The whole ensemble looks good enough that I adopted it as my audition outfit. Good enough to prompt an ABC Casting director to say when I walked in the terrifying audition room, “What a beautiful dress!” Good enough to momentarily disconcert her, and boost my confidence, when I said, “Oh thank you. It’s my latest creation.” Herein lays the joy of wearing clothes made by you when you are a blind person: it confuses sighted people, which is often just what’s needed to refashion perceptions!

 

*First published at Quail Bell Magazine*

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Guide Dog FAQ by Igor GuideDog

 Can I pet you?

No, I’m working. Duh.

 

What is your name?

You talkin to me?!

 

Can I pet you now?

1 Strangers’ hands on me make me uncomfortable.

2 stop staring: unless you want to fight

3 and please, this constant chattering in silly voice is totally embarrassing for all.

 

Oh, please can I pet you?!

If, by chance, my mommy thinks you are worthy, she will introduce us and then you may give me a little pat if you must, and then run along or stay, whatever.

 

Do you bite?

Why do you think I have these big, ugly, nasty, teeth?!

 

Do you ever get to play?

Pretty much every waking moment when at home.

 

What do you like to play?

Chase After Kong Like a Mad Dog and Bring it to Mommy Throw it Again Game.

 

Do you like being a guide dog?

Yes! And According to wonderful trainer Sue at the Seeing Eye, I took to it right away and was super talented and enthusiastic from the start!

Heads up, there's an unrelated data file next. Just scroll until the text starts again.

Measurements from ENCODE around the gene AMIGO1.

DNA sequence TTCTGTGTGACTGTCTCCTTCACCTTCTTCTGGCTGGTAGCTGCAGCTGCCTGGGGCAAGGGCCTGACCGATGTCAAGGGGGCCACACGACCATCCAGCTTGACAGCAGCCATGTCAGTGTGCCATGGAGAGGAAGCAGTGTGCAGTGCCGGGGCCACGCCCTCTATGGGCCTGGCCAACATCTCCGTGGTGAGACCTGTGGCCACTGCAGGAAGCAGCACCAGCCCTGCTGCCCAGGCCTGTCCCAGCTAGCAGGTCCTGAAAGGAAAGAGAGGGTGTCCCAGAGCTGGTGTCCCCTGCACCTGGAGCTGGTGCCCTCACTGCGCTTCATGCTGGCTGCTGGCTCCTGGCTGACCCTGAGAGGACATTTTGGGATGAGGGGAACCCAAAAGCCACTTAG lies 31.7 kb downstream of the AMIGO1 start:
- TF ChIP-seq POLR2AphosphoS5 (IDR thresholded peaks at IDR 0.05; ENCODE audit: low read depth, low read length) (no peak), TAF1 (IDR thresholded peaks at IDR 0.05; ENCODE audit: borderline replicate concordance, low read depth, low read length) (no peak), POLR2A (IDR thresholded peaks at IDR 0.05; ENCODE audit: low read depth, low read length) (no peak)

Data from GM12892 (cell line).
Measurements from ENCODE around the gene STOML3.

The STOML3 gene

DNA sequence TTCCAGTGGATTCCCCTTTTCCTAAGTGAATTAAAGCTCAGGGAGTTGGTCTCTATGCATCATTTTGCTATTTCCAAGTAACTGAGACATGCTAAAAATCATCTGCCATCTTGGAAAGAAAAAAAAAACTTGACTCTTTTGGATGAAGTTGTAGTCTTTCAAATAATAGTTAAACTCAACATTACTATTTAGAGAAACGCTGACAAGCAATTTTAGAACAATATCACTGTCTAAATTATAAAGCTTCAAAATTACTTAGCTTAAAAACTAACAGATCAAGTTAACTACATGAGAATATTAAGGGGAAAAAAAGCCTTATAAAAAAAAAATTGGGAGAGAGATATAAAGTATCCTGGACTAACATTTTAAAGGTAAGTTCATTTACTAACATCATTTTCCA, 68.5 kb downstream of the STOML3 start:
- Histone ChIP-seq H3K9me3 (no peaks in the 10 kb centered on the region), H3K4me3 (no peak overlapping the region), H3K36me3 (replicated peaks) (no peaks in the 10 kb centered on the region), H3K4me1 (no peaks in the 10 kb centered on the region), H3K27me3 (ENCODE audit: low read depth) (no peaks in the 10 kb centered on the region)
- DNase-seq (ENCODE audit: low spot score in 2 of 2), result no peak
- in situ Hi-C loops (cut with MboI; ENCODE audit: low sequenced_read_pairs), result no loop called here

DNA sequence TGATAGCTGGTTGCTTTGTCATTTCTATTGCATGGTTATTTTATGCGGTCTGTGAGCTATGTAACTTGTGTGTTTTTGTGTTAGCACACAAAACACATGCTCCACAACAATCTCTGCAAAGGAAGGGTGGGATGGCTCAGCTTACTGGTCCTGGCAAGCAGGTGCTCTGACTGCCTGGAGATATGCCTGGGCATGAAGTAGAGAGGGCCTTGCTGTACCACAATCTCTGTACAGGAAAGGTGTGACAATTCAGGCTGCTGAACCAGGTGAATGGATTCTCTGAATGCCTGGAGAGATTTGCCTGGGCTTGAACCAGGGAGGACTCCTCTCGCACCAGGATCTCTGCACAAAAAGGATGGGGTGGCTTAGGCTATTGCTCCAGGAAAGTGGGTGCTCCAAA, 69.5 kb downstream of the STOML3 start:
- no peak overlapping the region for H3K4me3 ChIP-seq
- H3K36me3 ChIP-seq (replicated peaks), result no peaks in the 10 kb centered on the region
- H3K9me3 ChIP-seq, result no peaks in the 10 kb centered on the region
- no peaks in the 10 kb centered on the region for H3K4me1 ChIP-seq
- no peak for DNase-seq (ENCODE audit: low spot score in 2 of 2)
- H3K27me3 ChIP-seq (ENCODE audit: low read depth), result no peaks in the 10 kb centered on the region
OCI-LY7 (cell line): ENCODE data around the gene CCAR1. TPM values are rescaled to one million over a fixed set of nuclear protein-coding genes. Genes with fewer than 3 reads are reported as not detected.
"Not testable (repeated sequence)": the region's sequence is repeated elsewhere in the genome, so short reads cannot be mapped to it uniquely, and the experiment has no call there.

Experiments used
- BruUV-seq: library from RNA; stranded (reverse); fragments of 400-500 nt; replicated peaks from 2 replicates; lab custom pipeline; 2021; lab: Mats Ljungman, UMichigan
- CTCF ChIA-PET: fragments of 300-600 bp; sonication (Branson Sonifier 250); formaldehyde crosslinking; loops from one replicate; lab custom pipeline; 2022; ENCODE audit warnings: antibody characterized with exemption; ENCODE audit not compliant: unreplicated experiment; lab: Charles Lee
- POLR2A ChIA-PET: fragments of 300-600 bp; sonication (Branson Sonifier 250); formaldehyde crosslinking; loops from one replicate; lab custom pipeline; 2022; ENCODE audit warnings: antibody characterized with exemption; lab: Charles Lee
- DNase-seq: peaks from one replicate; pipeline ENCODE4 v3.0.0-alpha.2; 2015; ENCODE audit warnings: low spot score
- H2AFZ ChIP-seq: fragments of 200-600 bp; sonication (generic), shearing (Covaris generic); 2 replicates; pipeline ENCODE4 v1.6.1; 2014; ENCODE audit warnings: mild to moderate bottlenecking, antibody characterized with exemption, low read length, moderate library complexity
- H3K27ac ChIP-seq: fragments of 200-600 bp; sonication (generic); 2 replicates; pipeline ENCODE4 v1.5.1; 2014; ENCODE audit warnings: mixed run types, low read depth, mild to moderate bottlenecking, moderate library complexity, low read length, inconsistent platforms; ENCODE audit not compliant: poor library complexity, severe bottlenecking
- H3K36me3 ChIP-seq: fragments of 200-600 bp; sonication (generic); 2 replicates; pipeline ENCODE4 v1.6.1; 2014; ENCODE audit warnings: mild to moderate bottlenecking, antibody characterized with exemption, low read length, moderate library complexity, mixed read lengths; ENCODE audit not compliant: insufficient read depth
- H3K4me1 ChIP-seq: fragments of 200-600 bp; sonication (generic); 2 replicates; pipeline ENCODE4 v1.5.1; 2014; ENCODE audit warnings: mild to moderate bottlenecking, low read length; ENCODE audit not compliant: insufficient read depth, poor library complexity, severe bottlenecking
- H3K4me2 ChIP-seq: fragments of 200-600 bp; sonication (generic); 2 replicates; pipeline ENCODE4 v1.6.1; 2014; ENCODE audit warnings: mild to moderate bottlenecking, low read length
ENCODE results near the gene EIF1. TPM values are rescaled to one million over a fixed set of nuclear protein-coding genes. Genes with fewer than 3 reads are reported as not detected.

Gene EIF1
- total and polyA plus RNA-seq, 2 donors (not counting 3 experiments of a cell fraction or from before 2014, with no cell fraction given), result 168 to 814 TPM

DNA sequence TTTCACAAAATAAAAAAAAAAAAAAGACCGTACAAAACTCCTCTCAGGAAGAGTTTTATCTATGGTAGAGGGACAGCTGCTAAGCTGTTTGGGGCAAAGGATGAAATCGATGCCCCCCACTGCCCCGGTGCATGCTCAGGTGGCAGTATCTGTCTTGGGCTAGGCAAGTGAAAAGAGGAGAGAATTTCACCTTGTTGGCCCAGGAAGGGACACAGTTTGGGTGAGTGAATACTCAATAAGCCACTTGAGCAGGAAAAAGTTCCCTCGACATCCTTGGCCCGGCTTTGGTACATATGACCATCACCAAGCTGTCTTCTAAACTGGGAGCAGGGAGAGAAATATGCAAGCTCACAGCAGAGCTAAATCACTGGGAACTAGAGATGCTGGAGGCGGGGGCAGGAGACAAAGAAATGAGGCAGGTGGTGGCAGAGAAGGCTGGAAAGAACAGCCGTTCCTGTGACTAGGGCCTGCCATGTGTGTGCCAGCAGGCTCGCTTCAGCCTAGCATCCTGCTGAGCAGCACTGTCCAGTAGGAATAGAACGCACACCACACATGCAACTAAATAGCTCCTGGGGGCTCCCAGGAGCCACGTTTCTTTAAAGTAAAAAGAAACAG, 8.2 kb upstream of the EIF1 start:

How long was your training?

Four months of formal guide dog training but before that I lived with a nice family who raised me from a 2 month old pup to be sociable and obedient.  When I began my formal guide dog training at The Seeing Eye I already knew the cues for sit, heel, down, etc.

 

How old are you?

I’ll be three in November.

 

How can you tell when it’s safe to cross the street??

This is complicated. You ready?

Ok.  so I don’t determine when to walk; I do not read (whatever that is), and I’m not so good at colors.  Rather, Mommy listens for parallel traffic and then gives the cue for forward.  Generally speaking – like 99percent of the time she is right.  (I love my mommy).  But sometimes she asks me to go and I refuse because there is a car turning in front of us or something, and then I get to do this thing called intelligent disobedience and pull or push her out of the way or simply refuse to budge.  This is exciting because when it happens, mommy gets very teary eyed and gives me lots of praise.

 

How do you know where to go?

Sadly, I can’t read mommy’s mind but, generally speaking if there is a place that we’ve been before, I will give mommy a little pause and a look to ask if we are going in again and she says yea or nay, but if it is a place I’ve never been then I have to wait for mommy to show me.

 

Now can I pet you?

Grrr!